SARC providing psychosocial support across the generations

Publicado: 25 octubre 2013 16:37 CET

By Vivian Tou’meh, Syrian Arab Red Crescent

When you enter the Red Crescent’s centre for psychosocial support in Damascus, you’re in for a surprise. As you move from room to room, the centre is a hive of activity with people of all ages engaged in lots of different tasks.

The mothers’ room is decorated with handicrafts, and it is in here that we find Amal Utri. She has been displaced from her hometown and now lives in Duwaila in Rural Damascus. She usually visits the centre with her son Abdallah, and takes part in activities like English lessons, handicrafts and mothers’ workshops. She has learnt many new skills, like spinning handloom, needlework and has finished many handmade pieces.

“I love to come here. In the past, I was distressed and even the most minor issues would make me angry, and I would hit my son. Now, I count to ten before doing anything, and I do not hit Abdallah at all,” she says.

Like all other displaced persons, Amal has lots of problems. For example, she spends 90 per cent of her income on rent. Amal used to live in squalor with Abdallah, and they were completely dependent on help from relatives. Now, her living conditions are a bit better, but for the past year she has not been able to give her son meat or any tasty food. With the skills she has learnt at the centre, she hopes that selling her handicrafts can provide her with a small source of income.

“We have workshops for women, adolescents and children. They include defusing activities, dynamic and handicraft activities. We also teach people how to deal with stress,” says Maram Habashiah, the centre’s coordinator. “Of course we face difficulties. For example, some of our trained volunteers are leaving the country or need paid work. We would also like to have a bigger place so we can accommodate the numbers of children we receive daily.”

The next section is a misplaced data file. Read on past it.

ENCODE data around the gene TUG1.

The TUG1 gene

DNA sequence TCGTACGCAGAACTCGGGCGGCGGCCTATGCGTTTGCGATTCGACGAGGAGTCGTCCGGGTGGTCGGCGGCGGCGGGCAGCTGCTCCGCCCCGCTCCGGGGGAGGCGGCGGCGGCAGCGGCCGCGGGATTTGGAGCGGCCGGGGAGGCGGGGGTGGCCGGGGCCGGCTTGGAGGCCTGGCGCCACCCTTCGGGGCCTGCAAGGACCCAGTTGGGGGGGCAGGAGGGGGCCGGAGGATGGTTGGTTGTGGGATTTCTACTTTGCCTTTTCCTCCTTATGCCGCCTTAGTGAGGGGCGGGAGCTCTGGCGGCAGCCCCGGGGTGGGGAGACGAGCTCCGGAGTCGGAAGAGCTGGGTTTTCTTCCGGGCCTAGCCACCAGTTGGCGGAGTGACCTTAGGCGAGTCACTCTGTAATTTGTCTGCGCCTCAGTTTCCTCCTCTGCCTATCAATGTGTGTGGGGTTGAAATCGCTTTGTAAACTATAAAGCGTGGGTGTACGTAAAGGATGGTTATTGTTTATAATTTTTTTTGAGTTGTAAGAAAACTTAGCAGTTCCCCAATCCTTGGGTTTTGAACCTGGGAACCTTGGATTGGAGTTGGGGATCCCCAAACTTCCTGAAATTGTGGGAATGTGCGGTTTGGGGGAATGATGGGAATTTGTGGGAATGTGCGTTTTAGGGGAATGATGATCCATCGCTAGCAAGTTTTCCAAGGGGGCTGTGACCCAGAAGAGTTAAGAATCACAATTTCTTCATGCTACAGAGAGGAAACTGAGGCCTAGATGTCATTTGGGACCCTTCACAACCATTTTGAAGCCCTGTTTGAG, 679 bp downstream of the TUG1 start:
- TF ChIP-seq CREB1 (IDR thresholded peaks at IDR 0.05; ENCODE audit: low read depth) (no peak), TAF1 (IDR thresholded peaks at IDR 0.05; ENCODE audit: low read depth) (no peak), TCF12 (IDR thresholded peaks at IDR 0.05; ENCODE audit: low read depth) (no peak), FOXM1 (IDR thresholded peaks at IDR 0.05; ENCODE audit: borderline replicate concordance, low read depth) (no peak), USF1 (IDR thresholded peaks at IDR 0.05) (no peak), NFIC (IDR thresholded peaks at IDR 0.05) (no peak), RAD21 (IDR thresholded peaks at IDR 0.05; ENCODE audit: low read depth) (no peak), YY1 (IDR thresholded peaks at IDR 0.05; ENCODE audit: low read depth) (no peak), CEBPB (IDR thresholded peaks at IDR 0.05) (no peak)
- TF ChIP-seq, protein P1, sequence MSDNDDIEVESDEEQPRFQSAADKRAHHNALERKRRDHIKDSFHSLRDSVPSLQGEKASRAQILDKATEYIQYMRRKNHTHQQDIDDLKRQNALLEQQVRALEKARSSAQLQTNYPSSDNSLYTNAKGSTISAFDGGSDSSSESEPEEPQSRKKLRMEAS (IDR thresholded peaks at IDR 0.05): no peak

In the children’s room, the walls are hung with lovely paintings of indescribable intricacy. All the children are concentrating on their tasks. Abdallah, with his dreamy blue eyes, is looking at one of the pictures. What is he thinking about?

“I would like to eat croissants, but every day my mum cooks Mujadarah [a Damascene dish containing lentils mixed with rice].” Abdallah is just a child, and has no concept of how much his mother struggles to provide him with even the simplest meal for lunch.

Over in the corner, a group of boys and girls aged 12 to 18 are rehearsing a small sketch. They have written the words and made the costumes themselves. The play brings out all sorts of different expressions in the faces of the children taking part in the sketch. “This form of activity encourages relationships among children and enables them to create experimental performances based on their own interests. Those, in turn, often address the complex social issues they face,” explains Rasha Kurbaj, a psychosocial support trainer.

Firas Fateh, another psychosocial support trainer adds, “Some of the children have problems with speech. Some have physical problems caused by beatings by a parent and some boys try to be like old men.”

“Activities such as a masquerade party gives self-confidence to adolescents and raises their spirits, whereas doing handicrafts enables them to invent and be innovative,” says Nour Salah al-Asbahi. Nour joined the Syrian Arab Red Crescent three years ago and fills two different volunteer positions: as a first-aid volunteer on the night shift in the Damascus emergency response centre and as part of the psychosocial support team at this centre.

“I cannot stop working in first aid during these sensitive times. My colleagues in the first-aid team need help and we have to be together.”

In July, two of her colleagues in the first-aid team were injured during a mortar shelling on the first-aid centre in Damascus. “We were very sad to see our friends suffering their injuries. It was so difficult to see them in pain and distress.”

Sadly Nour’s colleagues in the first aid team were not the only Red Crescent volunteers to be injured in the conflict. On 27 August 2013, two Red Crescent volunteers were killed when a mortar shell landed in front of the branch office in Homs. These tragic deaths brought the total number of Red Crescent volunteers killed on duty to 22 since the beginning of the conflict.

Despite all these challenges, Nour donates her time to voluntary work in order to serve her society. Although there are happy moments, undoubtedly there is a lot of sadness, especially when colleagues are injured or killed.  

“These are the hardest times for us. As a psychosocial support team, we try to help our colleagues and support them during the times of mourning. Now, we are also trying to raise awareness of this side of voluntary work among the people we meet at the psychosocial support centres as well.”